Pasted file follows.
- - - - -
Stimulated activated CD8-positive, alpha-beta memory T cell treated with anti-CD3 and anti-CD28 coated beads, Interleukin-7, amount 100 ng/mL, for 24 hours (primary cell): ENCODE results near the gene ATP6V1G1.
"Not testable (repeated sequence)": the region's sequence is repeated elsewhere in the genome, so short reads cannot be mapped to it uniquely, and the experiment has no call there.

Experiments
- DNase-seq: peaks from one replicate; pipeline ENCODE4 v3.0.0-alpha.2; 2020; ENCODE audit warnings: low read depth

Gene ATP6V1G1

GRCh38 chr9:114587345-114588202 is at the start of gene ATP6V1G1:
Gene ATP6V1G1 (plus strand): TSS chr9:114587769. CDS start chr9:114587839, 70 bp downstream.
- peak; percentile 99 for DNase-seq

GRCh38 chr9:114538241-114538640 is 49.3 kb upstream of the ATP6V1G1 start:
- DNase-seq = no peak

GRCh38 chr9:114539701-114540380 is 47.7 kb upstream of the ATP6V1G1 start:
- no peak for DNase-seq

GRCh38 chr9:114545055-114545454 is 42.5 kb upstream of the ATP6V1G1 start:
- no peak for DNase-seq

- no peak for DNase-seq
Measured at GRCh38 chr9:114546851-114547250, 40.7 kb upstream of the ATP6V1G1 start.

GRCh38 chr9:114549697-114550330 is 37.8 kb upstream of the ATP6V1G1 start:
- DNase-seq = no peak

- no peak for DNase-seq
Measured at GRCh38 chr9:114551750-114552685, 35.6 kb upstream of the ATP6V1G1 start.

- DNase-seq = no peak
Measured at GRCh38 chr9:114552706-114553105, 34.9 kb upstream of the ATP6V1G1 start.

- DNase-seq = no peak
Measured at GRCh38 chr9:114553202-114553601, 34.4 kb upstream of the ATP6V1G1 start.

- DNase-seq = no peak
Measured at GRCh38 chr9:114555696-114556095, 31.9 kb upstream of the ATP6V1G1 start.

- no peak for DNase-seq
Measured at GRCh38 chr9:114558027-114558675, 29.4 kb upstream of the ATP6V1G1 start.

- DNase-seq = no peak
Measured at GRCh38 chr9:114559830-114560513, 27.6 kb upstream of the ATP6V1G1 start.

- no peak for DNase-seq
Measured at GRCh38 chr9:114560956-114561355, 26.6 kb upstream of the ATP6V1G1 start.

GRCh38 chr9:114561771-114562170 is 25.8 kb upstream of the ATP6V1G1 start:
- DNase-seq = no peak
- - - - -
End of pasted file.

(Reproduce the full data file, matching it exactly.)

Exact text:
Stimulated activated CD8-positive, alpha-beta memory T cell treated with anti-CD3 and anti-CD28 coated beads, Interleukin-7, amount 100 ng/mL, for 24 hours (primary cell): ENCODE results near the gene ATP6V1G1.
"Not testable (repeated sequence)": the region's sequence is repeated elsewhere in the genome, so short reads cannot be mapped to it uniquely, and the experiment has no call there.

Experiments
- DNase-seq: peaks from one replicate; pipeline ENCODE4 v3.0.0-alpha.2; 2020; ENCODE audit warnings: low read depth

Gene ATP6V1G1

GRCh38 chr9:114587345-114588202 is at the start of gene ATP6V1G1:
Gene ATP6V1G1 (plus strand): TSS chr9:114587769. CDS start chr9:114587839, 70 bp downstream.
- peak; percentile 99 for DNase-seq

GRCh38 chr9:114538241-114538640 is 49.3 kb upstream of the ATP6V1G1 start:
- DNase-seq = no peak

GRCh38 chr9:114539701-114540380 is 47.7 kb upstream of the ATP6V1G1 start:
- no peak for DNase-seq

GRCh38 chr9:114545055-114545454 is 42.5 kb upstream of the ATP6V1G1 start:
- no peak for DNase-seq

- no peak for DNase-seq
Measured at GRCh38 chr9:114546851-114547250, 40.7 kb upstream of the ATP6V1G1 start.

GRCh38 chr9:114549697-114550330 is 37.8 kb upstream of the ATP6V1G1 start:
- DNase-seq = no peak

- no peak for DNase-seq
Measured at GRCh38 chr9:114551750-114552685, 35.6 kb upstream of the ATP6V1G1 start.

- DNase-seq = no peak
Measured at GRCh38 chr9:114552706-114553105, 34.9 kb upstream of the ATP6V1G1 start.

- DNase-seq = no peak
Measured at GRCh38 chr9:114553202-114553601, 34.4 kb upstream of the ATP6V1G1 start.

- DNase-seq = no peak
Measured at GRCh38 chr9:114555696-114556095, 31.9 kb upstream of the ATP6V1G1 start.

- no peak for DNase-seq
Measured at GRCh38 chr9:114558027-114558675, 29.4 kb upstream of the ATP6V1G1 start.

- DNase-seq = no peak
Measured at GRCh38 chr9:114559830-114560513, 27.6 kb upstream of the ATP6V1G1 start.

- no peak for DNase-seq
Measured at GRCh38 chr9:114560956-114561355, 26.6 kb upstream of the ATP6V1G1 start.

GRCh38 chr9:114561771-114562170 is 25.8 kb upstream of the ATP6V1G1 start:
- DNase-seq = no peak